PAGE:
Canada's Pacific Treasure
Bowie Seamount is a veritable oasis in the open ocean for an astonishing abundance of marine life. The largest in a protected chain of three underwater mountains, it lies 180 kilometres west of Haida Gwaii, off British Columbia's West Coast.
Marine TreasureBowie is special among seamounts because it is one of the shallowest in the Northeast Pacific rising close enough to the ocean surface to allow research divers to explore its mysteries.
In August 2003, BC photographer Neil McDaniel joined a research expedition to take biological inventory of Bowie's marine life.
Time for Ocean Action
Ocean currents draw nutrient rich waters to the shores' of these undersea islands feeding a vast diversity of aquatic life shown here in McDaniel's photos. Sea stars, anemones, sponges, and coral beds flourish on Bowie's surface. McDaniel was awed by the abundance and diversity of fish species that engulfed him - halibut, red rockfish, sculpin, prowfish and sablefish.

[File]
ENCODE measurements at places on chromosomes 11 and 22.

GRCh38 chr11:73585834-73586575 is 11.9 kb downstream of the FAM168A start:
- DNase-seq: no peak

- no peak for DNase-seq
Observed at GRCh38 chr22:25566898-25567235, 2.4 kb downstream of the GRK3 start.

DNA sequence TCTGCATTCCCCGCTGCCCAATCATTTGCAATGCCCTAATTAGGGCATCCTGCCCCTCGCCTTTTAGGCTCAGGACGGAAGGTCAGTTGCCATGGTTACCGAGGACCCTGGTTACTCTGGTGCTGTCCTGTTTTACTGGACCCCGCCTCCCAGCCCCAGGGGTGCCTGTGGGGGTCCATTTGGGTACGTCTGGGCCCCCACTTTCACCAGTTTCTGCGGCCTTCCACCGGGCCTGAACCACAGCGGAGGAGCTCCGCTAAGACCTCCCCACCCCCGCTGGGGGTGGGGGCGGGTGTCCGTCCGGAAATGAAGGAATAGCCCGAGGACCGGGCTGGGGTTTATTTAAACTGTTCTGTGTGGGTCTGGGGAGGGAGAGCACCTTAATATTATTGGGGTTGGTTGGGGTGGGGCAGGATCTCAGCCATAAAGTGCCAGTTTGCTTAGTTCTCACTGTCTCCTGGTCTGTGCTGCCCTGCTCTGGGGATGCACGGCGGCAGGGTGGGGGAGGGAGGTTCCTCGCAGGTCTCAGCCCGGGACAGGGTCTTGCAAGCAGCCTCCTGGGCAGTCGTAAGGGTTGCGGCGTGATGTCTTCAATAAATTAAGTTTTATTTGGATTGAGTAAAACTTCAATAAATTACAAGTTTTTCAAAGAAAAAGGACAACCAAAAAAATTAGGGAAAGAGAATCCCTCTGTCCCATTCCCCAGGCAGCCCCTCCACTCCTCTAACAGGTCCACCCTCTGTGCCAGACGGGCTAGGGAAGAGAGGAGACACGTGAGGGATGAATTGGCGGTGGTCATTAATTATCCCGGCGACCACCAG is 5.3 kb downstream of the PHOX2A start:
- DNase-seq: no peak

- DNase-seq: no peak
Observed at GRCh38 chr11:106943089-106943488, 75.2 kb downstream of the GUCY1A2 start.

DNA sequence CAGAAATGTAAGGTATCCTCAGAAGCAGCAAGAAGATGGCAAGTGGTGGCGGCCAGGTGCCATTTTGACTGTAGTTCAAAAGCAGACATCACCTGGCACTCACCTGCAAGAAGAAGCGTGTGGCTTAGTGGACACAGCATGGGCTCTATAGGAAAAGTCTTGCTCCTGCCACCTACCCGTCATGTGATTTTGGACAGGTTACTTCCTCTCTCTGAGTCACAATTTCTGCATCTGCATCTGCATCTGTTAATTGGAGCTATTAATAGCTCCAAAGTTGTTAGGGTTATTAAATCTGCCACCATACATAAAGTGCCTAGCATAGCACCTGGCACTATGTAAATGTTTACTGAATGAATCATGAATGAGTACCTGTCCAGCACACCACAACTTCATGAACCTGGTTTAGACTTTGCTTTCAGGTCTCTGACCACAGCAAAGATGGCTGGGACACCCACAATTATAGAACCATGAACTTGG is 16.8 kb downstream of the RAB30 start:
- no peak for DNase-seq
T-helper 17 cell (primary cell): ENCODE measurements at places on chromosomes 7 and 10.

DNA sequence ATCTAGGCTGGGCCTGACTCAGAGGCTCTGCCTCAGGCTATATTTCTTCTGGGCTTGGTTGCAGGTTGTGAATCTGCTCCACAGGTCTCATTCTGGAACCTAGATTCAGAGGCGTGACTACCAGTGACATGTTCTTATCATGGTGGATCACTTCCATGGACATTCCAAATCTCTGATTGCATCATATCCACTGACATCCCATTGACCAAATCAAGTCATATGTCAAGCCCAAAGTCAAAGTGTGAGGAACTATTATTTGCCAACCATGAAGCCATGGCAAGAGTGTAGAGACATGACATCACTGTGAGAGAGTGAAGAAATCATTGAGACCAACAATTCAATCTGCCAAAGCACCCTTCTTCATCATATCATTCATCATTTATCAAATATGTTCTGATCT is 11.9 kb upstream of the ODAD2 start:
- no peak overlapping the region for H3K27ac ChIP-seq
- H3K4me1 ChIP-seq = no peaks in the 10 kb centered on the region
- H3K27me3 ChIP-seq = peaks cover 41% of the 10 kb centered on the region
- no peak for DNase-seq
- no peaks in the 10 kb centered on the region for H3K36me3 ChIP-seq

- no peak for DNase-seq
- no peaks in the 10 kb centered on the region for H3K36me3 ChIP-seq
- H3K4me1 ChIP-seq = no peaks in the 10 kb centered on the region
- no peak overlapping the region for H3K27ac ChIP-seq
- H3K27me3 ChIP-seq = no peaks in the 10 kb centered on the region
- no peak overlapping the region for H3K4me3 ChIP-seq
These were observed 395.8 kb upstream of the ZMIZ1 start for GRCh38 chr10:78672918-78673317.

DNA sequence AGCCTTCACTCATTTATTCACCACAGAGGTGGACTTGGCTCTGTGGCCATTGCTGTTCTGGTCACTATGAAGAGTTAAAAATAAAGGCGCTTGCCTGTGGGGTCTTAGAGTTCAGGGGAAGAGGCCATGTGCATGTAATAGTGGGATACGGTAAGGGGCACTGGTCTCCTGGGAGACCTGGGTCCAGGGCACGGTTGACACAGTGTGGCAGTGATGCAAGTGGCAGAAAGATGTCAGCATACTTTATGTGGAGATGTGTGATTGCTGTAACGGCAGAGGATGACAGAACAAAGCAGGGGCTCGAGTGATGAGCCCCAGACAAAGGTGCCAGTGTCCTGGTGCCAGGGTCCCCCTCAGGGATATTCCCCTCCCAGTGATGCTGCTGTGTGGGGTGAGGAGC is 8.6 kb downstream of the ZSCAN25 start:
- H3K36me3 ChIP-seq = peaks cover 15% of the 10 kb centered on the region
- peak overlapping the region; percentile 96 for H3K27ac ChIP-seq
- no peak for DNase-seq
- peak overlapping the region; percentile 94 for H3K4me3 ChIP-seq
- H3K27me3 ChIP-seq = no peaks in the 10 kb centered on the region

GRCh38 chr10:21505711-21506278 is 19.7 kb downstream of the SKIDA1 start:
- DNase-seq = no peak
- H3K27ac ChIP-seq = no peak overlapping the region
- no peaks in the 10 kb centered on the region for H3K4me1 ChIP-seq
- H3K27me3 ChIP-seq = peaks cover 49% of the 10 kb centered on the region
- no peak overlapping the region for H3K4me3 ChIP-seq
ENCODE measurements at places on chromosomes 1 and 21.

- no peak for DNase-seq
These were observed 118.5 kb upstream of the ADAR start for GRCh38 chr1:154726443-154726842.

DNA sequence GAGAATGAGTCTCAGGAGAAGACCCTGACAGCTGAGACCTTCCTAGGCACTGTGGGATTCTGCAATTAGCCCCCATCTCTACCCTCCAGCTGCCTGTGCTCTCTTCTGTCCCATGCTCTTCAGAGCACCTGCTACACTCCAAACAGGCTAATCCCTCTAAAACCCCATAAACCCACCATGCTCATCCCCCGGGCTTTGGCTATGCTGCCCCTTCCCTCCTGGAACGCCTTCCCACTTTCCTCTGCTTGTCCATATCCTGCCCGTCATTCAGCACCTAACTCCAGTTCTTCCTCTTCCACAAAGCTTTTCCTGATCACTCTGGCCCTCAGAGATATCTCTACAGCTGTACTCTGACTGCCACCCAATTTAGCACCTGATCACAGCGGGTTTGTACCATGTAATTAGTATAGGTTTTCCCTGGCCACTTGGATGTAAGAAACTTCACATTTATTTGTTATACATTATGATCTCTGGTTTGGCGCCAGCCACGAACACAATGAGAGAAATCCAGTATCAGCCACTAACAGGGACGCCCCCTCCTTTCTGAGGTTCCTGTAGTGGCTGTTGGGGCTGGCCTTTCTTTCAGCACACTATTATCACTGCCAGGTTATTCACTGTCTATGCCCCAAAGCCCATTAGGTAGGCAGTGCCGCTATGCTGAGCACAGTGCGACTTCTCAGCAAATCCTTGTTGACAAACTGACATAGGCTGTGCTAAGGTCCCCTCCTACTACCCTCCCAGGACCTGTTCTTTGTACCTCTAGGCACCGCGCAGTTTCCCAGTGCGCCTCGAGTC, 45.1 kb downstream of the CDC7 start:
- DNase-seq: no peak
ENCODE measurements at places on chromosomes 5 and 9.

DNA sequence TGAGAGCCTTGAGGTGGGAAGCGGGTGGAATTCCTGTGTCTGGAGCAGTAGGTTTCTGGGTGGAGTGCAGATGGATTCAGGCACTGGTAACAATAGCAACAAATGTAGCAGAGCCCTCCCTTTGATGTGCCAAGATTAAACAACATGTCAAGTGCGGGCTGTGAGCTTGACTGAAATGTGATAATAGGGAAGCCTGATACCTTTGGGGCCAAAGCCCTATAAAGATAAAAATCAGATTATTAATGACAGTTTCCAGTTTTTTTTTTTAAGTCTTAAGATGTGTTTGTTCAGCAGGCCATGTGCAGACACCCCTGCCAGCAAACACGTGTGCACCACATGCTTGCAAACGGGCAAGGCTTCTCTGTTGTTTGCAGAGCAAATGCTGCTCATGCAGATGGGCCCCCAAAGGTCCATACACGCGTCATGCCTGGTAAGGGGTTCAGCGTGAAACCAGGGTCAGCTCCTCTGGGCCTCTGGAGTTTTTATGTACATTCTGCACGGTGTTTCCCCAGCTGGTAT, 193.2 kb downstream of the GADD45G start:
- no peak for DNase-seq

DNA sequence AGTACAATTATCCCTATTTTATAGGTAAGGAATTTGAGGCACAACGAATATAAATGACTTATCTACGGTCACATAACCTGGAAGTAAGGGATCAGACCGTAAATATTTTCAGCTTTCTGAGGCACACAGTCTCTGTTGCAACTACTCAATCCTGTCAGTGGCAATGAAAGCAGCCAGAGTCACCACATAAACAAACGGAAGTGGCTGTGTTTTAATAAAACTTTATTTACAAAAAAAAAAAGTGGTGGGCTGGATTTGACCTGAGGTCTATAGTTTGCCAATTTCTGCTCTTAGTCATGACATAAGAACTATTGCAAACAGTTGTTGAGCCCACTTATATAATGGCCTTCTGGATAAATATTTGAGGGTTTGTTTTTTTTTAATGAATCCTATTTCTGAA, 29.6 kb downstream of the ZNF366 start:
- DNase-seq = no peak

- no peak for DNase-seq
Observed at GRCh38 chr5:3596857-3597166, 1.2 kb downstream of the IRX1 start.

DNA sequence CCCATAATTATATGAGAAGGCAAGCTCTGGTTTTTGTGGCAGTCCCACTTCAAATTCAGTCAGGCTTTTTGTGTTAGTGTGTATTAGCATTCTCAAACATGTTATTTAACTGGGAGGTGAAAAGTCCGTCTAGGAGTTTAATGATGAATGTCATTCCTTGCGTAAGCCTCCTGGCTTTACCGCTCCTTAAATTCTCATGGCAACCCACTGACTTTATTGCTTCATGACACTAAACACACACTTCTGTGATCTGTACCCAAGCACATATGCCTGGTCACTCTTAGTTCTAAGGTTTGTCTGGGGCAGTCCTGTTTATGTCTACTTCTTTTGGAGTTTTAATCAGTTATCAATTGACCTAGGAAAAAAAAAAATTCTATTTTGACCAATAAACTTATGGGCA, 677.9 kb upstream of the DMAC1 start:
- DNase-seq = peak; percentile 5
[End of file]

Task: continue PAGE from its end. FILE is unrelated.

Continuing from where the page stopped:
While seamounts remain largely a mystery, Sgaan Kinghlas is also believed to be an essential stopping point for Orca, humpback and Northern right whales, Stellar sea lions and migratory birds and fish.
Sgaan Kinghlas-Bowie's designation as a marine protected area is significant because seamounts are fragile ecosystems particularly vulnerable to exploitation. While seamounts have large fish populations, their remote location means it can take a long time for stocks to be replenished by fish from distant coastal areas. Sensitive habitats, such as the coral beds and sea sponges found on Sgaan Kinghlas-Bowie, are also vulnerable to damage from human activities.
Since the designation, WWF-Canada has continued to work with governments and stakeholders to champion a strong management plan for Sgaan Kinghlas-Bowie Seamount. One that ensures the limited human activity allowed will take place in a responsible manner - in order to preserve this unique Pacific treasure.